Moving to slide 11, is the impact assessment of the cost pressures encountered during the year and our attempt to hold off some of the cost pressures without overburdening our customers. Revenue per ton increased by 21.2% to ₦57,511 per ton from ₦47,448 per ton in 2021 following price changes during the year, with EBITDA recording a 29.2% increase to ₦154.5 billion from ₦119.6 billion, led by a 14.4% rise in net revenue, but was partly offset by increases in energy costs, operation and maintenance charges, distribution costs arising from an increase in fleet size and fuel costs, foreign exchange losses, depreciation charges just to mention a few. As a result, EBITDA margin declined by 3.7% points to 42.8% from 46.5% in the prior year. On slide 12, we depict EBITDA drivers, led by net revenue, buoyed by both price and volume increases, including added volumes from the line that was commissioned in Sokoto.

Costs of sales rose by 45.1%, or ₦61.6 billion to ₦197.9 billion from ₦136.4 billion in 2021 due to increases in energy costs, operation and maintenance charges, depreciation charges and raw material costs. Net selling and administration costs increased by ₦7.2 billion to ₦8.5 billion given foreign exchange losses from adverse foreign exchange rate movement, distribution costs resulting from the acquisition of additional trucks, and higher fuel costs, depreciation charges, and donation and public relation investments. If we turn to slide 13, we show the cost movement by nature and an important line item.

Cost of sales per ton rose by 25.4% to ₦31,535 from ₦25,149 per ton in 2021, which was due to energy cost, operation and maintenance charges, deprecation charges and raw material costs. Energy costs was up by 36.6% to ₦14,527 per ton from ₦9,441 per ton for the corresponding period ended 2021. This was due to a combination of adverse movement in foreign exchange rate, changes in market price and increased operational activity. Net selling and distribution costs rose by 72.3% to ₦5,309 per ton from ₦3,082 per ton for the 12 months ended December 2021. Factors responsible were foreign exchange losses, depreciation costs, which resulted from an increase fleet size and higher fuel prices, depreciation charges and donation and public relations investments.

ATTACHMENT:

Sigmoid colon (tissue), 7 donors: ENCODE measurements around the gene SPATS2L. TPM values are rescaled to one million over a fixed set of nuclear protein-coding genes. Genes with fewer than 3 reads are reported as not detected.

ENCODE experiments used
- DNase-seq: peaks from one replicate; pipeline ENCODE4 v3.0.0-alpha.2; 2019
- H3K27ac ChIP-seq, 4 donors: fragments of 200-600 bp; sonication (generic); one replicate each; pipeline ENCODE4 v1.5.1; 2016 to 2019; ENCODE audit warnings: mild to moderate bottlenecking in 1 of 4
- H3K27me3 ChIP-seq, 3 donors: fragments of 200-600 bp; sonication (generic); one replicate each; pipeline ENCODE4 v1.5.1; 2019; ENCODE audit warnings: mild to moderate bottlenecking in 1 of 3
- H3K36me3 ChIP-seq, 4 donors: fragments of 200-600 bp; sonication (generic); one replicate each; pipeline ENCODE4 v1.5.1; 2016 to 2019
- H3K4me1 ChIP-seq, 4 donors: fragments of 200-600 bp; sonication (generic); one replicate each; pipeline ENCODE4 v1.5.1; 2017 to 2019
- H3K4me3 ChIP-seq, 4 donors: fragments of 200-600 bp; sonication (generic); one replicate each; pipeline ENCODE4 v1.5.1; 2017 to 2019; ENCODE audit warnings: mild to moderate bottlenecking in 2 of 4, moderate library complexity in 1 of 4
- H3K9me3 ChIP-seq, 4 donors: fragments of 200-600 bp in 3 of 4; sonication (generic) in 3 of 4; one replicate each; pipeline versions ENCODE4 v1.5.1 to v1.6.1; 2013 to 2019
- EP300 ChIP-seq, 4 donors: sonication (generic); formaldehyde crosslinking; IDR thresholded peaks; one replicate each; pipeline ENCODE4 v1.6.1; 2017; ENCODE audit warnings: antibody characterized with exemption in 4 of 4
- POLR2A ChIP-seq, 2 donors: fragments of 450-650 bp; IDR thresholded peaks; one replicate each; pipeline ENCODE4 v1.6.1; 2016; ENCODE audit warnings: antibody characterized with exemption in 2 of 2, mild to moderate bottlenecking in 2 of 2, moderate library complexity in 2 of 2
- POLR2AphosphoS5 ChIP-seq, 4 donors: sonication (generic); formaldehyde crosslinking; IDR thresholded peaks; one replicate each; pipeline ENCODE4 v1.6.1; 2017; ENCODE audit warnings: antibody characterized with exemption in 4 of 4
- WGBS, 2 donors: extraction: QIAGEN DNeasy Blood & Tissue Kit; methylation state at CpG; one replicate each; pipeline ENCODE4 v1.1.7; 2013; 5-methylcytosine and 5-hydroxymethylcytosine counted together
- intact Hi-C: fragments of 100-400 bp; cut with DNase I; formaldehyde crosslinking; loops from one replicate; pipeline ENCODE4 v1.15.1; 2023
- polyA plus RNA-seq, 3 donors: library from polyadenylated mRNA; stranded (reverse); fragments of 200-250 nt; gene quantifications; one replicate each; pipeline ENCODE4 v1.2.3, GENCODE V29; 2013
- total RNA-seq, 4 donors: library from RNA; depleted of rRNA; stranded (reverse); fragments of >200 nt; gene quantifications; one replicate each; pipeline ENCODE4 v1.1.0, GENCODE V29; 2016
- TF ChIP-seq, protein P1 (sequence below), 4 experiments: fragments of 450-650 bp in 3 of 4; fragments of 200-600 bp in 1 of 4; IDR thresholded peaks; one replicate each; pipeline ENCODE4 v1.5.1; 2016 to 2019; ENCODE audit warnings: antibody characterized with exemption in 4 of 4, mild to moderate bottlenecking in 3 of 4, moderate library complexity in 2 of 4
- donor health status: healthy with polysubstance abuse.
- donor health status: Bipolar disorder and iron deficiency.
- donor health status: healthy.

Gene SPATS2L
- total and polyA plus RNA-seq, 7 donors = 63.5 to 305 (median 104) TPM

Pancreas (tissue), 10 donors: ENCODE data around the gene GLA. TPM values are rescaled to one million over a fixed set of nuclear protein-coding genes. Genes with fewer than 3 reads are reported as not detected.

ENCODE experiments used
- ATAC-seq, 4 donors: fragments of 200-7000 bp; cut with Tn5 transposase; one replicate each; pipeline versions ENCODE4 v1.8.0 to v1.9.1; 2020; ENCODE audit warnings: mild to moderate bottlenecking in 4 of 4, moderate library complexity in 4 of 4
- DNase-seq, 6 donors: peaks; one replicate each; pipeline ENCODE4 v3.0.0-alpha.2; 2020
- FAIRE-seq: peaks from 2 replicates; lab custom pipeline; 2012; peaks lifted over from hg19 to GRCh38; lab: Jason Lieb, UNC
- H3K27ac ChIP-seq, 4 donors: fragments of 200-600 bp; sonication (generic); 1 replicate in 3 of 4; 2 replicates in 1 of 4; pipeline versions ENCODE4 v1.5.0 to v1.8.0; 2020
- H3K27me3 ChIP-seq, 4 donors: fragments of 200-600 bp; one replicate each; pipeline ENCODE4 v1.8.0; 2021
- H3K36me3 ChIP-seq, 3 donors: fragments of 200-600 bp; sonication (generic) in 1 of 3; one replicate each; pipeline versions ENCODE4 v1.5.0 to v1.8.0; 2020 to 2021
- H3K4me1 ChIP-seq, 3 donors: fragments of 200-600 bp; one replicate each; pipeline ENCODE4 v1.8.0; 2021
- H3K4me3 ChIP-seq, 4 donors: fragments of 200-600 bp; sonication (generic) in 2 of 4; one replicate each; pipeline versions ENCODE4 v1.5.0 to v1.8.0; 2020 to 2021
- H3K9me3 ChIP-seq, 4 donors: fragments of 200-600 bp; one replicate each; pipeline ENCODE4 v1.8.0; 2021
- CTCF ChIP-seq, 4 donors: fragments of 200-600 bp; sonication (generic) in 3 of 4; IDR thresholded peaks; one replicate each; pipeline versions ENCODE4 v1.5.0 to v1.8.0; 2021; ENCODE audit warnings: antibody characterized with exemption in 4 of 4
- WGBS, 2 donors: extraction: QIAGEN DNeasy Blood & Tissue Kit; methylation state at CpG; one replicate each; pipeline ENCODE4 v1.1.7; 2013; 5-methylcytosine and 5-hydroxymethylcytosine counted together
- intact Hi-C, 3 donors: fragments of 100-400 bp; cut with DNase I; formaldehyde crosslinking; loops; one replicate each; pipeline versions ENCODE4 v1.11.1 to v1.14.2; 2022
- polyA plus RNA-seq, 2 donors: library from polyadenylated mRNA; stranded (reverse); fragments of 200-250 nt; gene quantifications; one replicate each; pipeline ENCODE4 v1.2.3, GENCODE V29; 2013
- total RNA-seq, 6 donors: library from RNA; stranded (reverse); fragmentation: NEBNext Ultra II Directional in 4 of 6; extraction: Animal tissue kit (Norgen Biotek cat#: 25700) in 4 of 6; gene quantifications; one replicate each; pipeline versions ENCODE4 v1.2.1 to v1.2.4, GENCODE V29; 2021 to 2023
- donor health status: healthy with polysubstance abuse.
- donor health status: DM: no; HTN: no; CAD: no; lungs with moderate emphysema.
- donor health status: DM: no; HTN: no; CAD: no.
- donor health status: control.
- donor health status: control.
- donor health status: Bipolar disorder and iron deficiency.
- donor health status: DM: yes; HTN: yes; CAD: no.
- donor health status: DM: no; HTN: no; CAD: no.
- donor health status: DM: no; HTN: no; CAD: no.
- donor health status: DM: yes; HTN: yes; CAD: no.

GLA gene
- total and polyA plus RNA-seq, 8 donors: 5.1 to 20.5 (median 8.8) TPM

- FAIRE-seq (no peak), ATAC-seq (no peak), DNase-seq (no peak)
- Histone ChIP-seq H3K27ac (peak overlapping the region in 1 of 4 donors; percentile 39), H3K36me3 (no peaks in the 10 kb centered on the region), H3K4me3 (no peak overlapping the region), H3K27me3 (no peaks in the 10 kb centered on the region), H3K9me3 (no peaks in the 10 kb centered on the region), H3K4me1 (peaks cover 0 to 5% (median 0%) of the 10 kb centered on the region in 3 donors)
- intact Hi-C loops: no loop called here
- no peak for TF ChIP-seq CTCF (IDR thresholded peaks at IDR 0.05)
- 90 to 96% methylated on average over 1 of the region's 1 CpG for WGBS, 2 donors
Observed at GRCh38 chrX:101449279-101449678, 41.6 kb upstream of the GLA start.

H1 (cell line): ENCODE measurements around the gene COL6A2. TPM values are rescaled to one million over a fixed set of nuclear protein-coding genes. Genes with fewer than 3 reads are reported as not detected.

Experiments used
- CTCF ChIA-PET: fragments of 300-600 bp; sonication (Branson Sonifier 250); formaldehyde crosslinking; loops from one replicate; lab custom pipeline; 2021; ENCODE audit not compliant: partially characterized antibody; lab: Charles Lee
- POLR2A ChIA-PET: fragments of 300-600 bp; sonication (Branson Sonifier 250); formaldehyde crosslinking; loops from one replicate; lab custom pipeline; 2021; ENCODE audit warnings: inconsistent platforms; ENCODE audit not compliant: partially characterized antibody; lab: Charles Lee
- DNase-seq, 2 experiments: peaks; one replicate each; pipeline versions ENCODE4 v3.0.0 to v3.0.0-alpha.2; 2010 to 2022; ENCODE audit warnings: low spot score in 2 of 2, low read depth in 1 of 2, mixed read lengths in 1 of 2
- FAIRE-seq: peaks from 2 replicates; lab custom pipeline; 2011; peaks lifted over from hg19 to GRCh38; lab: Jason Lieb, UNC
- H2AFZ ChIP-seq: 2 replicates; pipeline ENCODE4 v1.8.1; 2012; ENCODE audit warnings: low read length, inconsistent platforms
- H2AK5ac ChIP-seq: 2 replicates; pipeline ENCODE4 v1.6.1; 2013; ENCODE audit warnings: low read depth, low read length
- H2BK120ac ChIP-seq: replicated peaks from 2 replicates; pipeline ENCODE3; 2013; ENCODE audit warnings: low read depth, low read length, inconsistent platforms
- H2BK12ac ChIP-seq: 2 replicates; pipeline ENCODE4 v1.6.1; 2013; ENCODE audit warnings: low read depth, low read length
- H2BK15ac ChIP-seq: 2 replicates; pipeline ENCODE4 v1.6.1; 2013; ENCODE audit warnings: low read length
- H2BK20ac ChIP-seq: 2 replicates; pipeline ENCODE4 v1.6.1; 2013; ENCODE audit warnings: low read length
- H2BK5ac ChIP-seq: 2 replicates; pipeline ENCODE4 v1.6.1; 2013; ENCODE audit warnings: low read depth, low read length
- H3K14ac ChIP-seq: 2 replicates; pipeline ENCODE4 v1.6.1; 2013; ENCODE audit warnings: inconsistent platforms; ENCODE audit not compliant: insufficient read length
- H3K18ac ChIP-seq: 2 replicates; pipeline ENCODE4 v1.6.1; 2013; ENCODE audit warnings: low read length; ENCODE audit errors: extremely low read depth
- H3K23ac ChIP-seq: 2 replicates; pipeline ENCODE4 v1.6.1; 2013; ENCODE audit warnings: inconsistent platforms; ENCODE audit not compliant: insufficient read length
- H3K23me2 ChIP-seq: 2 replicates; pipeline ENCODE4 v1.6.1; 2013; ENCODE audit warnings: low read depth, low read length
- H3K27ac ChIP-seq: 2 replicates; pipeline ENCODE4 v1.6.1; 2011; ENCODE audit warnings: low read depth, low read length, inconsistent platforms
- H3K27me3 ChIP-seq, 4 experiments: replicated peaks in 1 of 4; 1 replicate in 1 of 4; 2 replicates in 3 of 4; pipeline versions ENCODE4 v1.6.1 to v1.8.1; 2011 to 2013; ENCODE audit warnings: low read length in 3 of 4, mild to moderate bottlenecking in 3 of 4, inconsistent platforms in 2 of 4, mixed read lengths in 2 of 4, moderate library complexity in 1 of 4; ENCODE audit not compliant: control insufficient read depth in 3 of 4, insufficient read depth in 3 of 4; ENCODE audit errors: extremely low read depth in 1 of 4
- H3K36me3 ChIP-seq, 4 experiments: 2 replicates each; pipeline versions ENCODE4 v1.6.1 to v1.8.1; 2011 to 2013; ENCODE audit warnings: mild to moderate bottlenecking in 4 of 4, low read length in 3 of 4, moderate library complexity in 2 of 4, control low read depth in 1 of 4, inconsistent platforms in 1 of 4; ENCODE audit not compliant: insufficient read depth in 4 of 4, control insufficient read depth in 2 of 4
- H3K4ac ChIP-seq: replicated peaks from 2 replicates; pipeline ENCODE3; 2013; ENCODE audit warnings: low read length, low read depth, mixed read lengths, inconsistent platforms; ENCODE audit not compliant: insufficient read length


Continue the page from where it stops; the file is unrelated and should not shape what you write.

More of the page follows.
On slide 15 we highlight what our priorities are for the current year. As I’ve highlighted in earlier presentations, value added activities will always be pursued. Some existing objectives will be rolled over on a continuous basis while others will drop off upon attainment. So, the pursuit of synergy and new market or should I say market consolidation, since there is no market without our presence in Nigeria, will continually be pursued. The construction of new lines in Obu and Sokoto remain on course and should be completed within the first quarter of 2024. The payment integration exercise is expected to be completed within the next few weeks. Currently the system is operational. Customers have been migrated, but we have just one or two added checks before the final sign off. Finally, the transition from LPFO should have been concluded, but for the energy challenges experienced we have had to assess for potential risks.

If you turn with me to slide 16, we show some of the activities we undertook during the year. These include the donation of 1,000 sets of students desks and chairs at Sokoto, construction of a 3.4 kilometre Afokpella Road in Edo state, which is in progress, the provision of the solar borehole to the community in Sokoto, the renovation of a block of six classrooms at Utayokhe Primary School in Edo State. On this note, I kindly ask that the phone lines be opened so we can respond to the questions that you have coming into this call. Thank you.